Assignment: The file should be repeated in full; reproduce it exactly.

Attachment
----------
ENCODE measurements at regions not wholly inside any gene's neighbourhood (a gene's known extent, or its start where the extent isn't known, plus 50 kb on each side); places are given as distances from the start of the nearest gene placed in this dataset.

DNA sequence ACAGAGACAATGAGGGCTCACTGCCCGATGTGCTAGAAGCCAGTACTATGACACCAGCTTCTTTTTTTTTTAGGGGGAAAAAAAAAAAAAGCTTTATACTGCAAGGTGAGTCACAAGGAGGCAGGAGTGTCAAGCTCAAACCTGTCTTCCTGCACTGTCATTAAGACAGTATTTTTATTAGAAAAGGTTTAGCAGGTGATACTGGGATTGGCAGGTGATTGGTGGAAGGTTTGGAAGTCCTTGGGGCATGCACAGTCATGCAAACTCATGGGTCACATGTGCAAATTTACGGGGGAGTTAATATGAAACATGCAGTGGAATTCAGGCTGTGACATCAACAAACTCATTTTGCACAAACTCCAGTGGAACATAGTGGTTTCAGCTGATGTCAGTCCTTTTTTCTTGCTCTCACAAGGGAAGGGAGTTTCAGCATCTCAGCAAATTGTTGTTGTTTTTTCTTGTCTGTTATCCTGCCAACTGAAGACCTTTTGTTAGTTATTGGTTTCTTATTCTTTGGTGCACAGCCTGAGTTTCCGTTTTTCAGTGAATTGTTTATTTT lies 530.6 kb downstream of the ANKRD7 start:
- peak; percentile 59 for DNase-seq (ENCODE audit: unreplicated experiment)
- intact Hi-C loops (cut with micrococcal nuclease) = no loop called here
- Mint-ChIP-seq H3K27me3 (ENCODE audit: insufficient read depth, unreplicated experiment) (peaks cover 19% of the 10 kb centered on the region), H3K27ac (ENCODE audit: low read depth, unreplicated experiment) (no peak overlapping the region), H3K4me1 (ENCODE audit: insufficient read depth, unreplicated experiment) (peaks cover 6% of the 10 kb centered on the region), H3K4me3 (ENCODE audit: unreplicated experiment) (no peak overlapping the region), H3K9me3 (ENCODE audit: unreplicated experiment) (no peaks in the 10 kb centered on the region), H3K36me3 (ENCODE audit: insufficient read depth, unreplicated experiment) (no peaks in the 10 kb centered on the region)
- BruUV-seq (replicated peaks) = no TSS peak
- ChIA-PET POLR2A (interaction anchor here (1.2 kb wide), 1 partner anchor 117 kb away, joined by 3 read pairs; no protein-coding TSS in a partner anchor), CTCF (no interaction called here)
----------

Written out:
ENCODE measurements at regions not wholly inside any gene's neighbourhood (a gene's known extent, or its start where the extent isn't known, plus 50 kb on each side); places are given as distances from the start of the nearest gene placed in this dataset.

DNA sequence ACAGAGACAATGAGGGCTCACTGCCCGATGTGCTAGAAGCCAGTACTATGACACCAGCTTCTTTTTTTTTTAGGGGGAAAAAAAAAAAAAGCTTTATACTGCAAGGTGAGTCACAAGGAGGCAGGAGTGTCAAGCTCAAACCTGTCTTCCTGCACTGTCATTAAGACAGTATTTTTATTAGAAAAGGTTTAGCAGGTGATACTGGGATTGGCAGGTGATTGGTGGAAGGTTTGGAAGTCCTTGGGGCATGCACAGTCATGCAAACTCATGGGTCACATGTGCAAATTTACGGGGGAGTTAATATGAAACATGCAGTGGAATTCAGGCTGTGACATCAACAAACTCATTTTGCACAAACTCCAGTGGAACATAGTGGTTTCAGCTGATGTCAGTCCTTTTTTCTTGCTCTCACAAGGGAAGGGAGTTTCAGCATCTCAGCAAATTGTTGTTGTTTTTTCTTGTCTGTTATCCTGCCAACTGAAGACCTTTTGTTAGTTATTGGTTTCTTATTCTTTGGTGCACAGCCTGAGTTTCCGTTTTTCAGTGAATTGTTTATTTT lies 530.6 kb downstream of the ANKRD7 start:
- peak; percentile 59 for DNase-seq (ENCODE audit: unreplicated experiment)
- intact Hi-C loops (cut with micrococcal nuclease) = no loop called here
- Mint-ChIP-seq H3K27me3 (ENCODE audit: insufficient read depth, unreplicated experiment) (peaks cover 19% of the 10 kb centered on the region), H3K27ac (ENCODE audit: low read depth, unreplicated experiment) (no peak overlapping the region), H3K4me1 (ENCODE audit: insufficient read depth, unreplicated experiment) (peaks cover 6% of the 10 kb centered on the region), H3K4me3 (ENCODE audit: unreplicated experiment) (no peak overlapping the region), H3K9me3 (ENCODE audit: unreplicated experiment) (no peaks in the 10 kb centered on the region), H3K36me3 (ENCODE audit: insufficient read depth, unreplicated experiment) (no peaks in the 10 kb centered on the region)
- BruUV-seq (replicated peaks) = no TSS peak
- ChIA-PET POLR2A (interaction anchor here (1.2 kb wide), 1 partner anchor 117 kb away, joined by 3 read pairs; no protein-coding TSS in a partner anchor), CTCF (no interaction called here)